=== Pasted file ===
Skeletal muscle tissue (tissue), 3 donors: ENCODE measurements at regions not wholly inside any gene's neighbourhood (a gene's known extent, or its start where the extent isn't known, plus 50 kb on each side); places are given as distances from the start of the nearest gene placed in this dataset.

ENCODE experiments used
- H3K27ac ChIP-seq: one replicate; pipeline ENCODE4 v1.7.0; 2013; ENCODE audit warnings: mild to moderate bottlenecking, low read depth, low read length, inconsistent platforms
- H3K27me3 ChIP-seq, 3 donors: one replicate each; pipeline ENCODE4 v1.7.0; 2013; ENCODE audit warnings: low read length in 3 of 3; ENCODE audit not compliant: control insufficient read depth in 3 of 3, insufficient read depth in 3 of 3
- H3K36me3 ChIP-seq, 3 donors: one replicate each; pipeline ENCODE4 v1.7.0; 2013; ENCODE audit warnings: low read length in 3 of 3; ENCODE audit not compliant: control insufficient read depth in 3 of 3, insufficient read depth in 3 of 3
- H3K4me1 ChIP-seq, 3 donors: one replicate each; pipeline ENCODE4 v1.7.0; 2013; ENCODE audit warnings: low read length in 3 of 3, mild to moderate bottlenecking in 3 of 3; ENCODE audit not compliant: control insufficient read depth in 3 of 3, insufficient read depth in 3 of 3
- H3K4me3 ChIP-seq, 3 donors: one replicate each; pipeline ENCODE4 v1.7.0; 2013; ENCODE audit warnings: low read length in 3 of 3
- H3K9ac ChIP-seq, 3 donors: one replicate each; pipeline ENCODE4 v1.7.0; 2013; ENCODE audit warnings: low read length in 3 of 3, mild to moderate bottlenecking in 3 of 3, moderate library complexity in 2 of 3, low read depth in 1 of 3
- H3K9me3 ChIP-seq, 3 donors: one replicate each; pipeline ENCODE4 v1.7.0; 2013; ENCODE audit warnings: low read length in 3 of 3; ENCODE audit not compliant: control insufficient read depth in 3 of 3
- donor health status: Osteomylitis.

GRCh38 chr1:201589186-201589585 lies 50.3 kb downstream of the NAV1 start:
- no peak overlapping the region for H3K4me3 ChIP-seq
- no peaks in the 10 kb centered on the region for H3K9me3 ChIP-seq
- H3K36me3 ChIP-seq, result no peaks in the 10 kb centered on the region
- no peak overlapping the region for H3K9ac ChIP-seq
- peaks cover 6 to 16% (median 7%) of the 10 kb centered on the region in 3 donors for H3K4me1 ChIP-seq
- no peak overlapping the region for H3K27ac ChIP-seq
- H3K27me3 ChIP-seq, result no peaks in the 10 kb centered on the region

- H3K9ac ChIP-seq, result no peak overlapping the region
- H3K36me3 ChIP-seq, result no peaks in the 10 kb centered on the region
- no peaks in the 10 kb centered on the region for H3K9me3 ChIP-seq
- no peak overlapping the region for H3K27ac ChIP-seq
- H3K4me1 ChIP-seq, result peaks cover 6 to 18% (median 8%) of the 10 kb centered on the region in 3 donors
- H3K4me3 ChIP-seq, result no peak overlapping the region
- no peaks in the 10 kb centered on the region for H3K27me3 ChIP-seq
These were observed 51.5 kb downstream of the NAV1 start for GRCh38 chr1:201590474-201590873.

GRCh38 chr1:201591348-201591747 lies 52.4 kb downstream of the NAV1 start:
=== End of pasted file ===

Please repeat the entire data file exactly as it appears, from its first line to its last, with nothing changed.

Skeletal muscle tissue (tissue), 3 donors: ENCODE measurements at regions not wholly inside any gene's neighbourhood (a gene's known extent, or its start where the extent isn't known, plus 50 kb on each side); places are given as distances from the start of the nearest gene placed in this dataset.

ENCODE experiments used
- H3K27ac ChIP-seq: one replicate; pipeline ENCODE4 v1.7.0; 2013; ENCODE audit warnings: mild to moderate bottlenecking, low read depth, low read length, inconsistent platforms
- H3K27me3 ChIP-seq, 3 donors: one replicate each; pipeline ENCODE4 v1.7.0; 2013; ENCODE audit warnings: low read length in 3 of 3; ENCODE audit not compliant: control insufficient read depth in 3 of 3, insufficient read depth in 3 of 3
- H3K36me3 ChIP-seq, 3 donors: one replicate each; pipeline ENCODE4 v1.7.0; 2013; ENCODE audit warnings: low read length in 3 of 3; ENCODE audit not compliant: control insufficient read depth in 3 of 3, insufficient read depth in 3 of 3
- H3K4me1 ChIP-seq, 3 donors: one replicate each; pipeline ENCODE4 v1.7.0; 2013; ENCODE audit warnings: low read length in 3 of 3, mild to moderate bottlenecking in 3 of 3; ENCODE audit not compliant: control insufficient read depth in 3 of 3, insufficient read depth in 3 of 3
- H3K4me3 ChIP-seq, 3 donors: one replicate each; pipeline ENCODE4 v1.7.0; 2013; ENCODE audit warnings: low read length in 3 of 3
- H3K9ac ChIP-seq, 3 donors: one replicate each; pipeline ENCODE4 v1.7.0; 2013; ENCODE audit warnings: low read length in 3 of 3, mild to moderate bottlenecking in 3 of 3, moderate library complexity in 2 of 3, low read depth in 1 of 3
- H3K9me3 ChIP-seq, 3 donors: one replicate each; pipeline ENCODE4 v1.7.0; 2013; ENCODE audit warnings: low read length in 3 of 3; ENCODE audit not compliant: control insufficient read depth in 3 of 3
- donor health status: Osteomylitis.

GRCh38 chr1:201589186-201589585 lies 50.3 kb downstream of the NAV1 start:
- no peak overlapping the region for H3K4me3 ChIP-seq
- no peaks in the 10 kb centered on the region for H3K9me3 ChIP-seq
- H3K36me3 ChIP-seq, result no peaks in the 10 kb centered on the region
- no peak overlapping the region for H3K9ac ChIP-seq
- peaks cover 6 to 16% (median 7%) of the 10 kb centered on the region in 3 donors for H3K4me1 ChIP-seq
- no peak overlapping the region for H3K27ac ChIP-seq
- H3K27me3 ChIP-seq, result no peaks in the 10 kb centered on the region

- H3K9ac ChIP-seq, result no peak overlapping the region
- H3K36me3 ChIP-seq, result no peaks in the 10 kb centered on the region
- no peaks in the 10 kb centered on the region for H3K9me3 ChIP-seq
- no peak overlapping the region for H3K27ac ChIP-seq
- H3K4me1 ChIP-seq, result peaks cover 6 to 18% (median 8%) of the 10 kb centered on the region in 3 donors
- H3K4me3 ChIP-seq, result no peak overlapping the region
- no peaks in the 10 kb centered on the region for H3K27me3 ChIP-seq
These were observed 51.5 kb downstream of the NAV1 start for GRCh38 chr1:201590474-201590873.

GRCh38 chr1:201591348-201591747 lies 52.4 kb downstream of the NAV1 start: